As 2016 graduates left campus to begin their careers, the Institute got a snapshot of occupations that MIT alums are starting today and School of Engineering decided to investigate how that compares to careers our alumni were starting 10 years ago. Spoiler alert, they’re very different.
In 2006, Google bought YouTube, Facebook had just gone global, iPods finally had a color display, and the iPhone was still one year away from being introduced. Contrast that with the status of technology and the world today, and it’s no surprise that the careers of recent MIT graduates are markedly different.
In order to do the comparison, the School of Engineering used data from Institutional Research surveys given to Class of 2016 graduates and similar data from 2006. They found that about half of graduating seniors in 2006 entering the workforce landed predominantly in finance or consulting, whereas today, our alums are entering a broader range of fields and naming IT as the dominant field, a category which was the lowest in 2006. The rise of IT and computing is significant and demonstrates just how much our economy is fueled by innovations in technology.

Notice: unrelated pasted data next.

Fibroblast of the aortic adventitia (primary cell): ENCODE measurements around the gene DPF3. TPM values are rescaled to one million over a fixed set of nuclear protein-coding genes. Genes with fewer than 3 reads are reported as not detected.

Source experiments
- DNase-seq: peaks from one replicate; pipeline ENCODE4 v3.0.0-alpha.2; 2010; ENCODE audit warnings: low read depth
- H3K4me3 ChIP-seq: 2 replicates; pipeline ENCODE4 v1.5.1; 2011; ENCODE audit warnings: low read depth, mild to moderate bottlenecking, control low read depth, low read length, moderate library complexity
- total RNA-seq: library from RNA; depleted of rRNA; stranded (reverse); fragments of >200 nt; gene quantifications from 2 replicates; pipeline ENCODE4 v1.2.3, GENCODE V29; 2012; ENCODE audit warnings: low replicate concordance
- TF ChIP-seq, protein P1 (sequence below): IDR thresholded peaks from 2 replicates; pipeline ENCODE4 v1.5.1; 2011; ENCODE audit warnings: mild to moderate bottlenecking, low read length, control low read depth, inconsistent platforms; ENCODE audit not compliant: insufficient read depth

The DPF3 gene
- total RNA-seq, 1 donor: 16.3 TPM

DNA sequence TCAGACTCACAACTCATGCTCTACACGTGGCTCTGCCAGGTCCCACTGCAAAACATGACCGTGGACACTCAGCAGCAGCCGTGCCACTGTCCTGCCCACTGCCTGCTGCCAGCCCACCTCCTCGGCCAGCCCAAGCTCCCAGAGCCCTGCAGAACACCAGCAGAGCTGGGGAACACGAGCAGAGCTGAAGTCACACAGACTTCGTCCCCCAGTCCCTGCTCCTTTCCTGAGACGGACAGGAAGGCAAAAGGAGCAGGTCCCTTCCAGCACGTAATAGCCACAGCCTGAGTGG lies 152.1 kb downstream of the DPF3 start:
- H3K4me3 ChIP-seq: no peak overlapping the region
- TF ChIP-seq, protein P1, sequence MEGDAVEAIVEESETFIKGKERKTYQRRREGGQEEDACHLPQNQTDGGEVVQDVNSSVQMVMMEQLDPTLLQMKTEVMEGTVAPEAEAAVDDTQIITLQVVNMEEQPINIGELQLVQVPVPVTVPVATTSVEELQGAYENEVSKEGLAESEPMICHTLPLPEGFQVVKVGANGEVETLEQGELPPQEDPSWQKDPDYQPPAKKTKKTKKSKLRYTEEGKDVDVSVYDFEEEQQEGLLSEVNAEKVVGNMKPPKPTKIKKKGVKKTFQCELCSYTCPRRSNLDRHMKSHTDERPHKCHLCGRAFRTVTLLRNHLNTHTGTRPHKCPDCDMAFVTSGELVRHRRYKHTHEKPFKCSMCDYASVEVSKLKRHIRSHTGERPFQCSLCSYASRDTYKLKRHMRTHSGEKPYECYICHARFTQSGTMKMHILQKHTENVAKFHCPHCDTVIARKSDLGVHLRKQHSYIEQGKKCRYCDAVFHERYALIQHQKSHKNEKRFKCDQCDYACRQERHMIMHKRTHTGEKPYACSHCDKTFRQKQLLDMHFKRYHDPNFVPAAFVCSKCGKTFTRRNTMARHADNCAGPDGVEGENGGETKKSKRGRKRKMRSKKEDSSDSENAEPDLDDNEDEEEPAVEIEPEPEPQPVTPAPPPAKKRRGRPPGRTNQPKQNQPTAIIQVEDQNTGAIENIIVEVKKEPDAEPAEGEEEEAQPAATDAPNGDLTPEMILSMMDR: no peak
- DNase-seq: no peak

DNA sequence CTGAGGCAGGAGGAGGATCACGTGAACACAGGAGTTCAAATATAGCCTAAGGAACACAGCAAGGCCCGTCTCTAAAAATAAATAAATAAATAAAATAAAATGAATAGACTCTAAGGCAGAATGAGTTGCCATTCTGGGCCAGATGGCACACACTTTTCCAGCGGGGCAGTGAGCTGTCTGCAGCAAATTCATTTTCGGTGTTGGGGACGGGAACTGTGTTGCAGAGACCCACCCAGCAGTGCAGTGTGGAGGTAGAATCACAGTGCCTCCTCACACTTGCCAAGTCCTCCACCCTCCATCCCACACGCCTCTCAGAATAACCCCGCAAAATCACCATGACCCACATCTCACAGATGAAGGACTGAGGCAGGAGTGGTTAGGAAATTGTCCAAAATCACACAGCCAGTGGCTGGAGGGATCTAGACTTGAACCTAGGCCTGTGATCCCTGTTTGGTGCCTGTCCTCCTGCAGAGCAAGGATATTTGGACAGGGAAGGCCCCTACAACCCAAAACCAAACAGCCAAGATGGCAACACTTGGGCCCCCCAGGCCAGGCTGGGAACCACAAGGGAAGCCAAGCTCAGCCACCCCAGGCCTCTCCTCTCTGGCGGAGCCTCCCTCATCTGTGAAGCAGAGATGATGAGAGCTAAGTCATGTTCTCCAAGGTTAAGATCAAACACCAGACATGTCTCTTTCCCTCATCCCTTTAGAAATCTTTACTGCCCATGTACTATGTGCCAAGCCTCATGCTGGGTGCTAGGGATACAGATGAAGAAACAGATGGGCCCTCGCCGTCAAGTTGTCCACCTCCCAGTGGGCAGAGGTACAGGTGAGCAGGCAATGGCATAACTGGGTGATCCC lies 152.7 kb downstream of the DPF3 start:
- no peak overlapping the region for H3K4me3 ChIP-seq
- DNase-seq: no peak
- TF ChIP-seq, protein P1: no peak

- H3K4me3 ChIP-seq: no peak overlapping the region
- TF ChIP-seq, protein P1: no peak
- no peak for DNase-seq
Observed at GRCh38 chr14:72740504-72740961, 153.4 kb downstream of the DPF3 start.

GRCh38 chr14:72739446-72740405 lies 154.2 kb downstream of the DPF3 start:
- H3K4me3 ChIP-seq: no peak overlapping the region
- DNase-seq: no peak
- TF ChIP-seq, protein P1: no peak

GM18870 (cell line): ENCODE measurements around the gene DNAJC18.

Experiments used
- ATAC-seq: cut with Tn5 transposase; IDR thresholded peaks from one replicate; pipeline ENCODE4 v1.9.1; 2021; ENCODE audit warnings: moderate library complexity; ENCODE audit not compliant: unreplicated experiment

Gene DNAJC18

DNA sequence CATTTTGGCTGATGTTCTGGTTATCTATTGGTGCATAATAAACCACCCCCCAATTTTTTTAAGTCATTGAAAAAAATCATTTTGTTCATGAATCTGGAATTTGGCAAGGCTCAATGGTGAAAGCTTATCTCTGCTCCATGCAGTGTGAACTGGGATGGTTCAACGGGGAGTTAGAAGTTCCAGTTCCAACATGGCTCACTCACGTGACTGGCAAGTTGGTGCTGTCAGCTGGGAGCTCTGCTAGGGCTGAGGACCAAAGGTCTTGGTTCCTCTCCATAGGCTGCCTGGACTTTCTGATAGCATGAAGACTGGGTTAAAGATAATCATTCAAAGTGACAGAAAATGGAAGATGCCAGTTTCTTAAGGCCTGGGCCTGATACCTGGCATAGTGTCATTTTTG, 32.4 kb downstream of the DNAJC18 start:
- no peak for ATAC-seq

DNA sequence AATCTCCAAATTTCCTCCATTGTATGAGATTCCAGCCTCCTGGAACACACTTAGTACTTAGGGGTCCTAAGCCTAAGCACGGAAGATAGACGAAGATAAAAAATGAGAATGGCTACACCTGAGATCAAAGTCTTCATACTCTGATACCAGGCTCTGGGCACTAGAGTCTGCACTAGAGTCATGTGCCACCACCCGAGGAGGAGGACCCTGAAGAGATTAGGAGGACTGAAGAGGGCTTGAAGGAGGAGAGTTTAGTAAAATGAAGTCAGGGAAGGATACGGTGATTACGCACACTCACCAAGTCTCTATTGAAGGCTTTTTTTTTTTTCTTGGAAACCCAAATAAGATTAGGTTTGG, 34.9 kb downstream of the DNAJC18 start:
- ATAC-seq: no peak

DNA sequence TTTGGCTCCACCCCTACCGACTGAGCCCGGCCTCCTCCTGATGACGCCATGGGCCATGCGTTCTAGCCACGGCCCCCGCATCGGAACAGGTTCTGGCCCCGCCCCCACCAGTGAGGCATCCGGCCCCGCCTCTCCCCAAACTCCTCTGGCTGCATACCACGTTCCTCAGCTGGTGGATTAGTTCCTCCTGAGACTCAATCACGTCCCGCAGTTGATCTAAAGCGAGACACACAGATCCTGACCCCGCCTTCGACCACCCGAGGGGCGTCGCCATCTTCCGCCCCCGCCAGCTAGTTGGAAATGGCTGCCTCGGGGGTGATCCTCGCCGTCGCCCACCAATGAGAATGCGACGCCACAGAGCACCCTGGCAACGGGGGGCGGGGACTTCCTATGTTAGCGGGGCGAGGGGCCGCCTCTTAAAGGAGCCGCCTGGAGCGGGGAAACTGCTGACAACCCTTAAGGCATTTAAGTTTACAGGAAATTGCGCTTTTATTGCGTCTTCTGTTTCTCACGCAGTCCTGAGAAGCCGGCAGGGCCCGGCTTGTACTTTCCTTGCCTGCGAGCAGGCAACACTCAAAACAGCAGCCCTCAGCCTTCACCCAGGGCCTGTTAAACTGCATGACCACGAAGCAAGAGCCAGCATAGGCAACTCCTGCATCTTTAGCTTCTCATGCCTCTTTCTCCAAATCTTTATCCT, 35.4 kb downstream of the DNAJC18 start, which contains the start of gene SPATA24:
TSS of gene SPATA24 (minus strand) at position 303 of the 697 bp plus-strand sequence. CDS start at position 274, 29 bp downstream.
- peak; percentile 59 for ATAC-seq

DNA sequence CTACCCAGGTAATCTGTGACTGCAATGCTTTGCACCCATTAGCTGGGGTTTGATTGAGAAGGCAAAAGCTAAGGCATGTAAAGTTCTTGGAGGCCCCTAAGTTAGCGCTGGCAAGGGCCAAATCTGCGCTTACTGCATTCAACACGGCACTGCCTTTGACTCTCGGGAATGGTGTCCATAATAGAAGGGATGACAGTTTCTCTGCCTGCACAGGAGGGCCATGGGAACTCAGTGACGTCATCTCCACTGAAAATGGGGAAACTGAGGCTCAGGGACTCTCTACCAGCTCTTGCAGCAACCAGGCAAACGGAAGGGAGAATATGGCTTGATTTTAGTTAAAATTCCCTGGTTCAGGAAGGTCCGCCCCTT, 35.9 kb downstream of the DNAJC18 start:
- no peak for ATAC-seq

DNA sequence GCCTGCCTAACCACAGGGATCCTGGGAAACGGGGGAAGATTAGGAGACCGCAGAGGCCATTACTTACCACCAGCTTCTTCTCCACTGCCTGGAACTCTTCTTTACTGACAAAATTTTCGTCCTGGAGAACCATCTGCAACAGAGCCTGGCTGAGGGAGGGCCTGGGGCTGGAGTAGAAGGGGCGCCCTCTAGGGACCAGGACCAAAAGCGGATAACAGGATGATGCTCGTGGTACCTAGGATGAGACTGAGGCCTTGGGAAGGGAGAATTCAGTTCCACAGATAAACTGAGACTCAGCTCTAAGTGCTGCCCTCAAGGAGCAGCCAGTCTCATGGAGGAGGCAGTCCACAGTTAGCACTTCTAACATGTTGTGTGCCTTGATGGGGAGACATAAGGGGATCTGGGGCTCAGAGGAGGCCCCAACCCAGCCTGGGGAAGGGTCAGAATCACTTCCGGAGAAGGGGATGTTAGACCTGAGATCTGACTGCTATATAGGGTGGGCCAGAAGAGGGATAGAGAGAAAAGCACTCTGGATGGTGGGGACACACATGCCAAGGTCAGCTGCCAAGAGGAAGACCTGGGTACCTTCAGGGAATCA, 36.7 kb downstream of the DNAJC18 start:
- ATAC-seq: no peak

The School of Engineering can observe the effects of changing industry by fluctuations in popular courses of study. “Majors ebb and flow based upon various factors,” says Michael Rutter, Director of Media Relations, School of Engineering. “EECS/MechE in particular are very popular among students as a result of the rise of IT, 3D printing, and new types of manufacturing.” Observing these changes, says Rutter, also reinforces the support of a nationwide movement to offer more flexible or generalist degrees, which can allow for more customization and allow students to focus on topics of interest rather than specific degrees.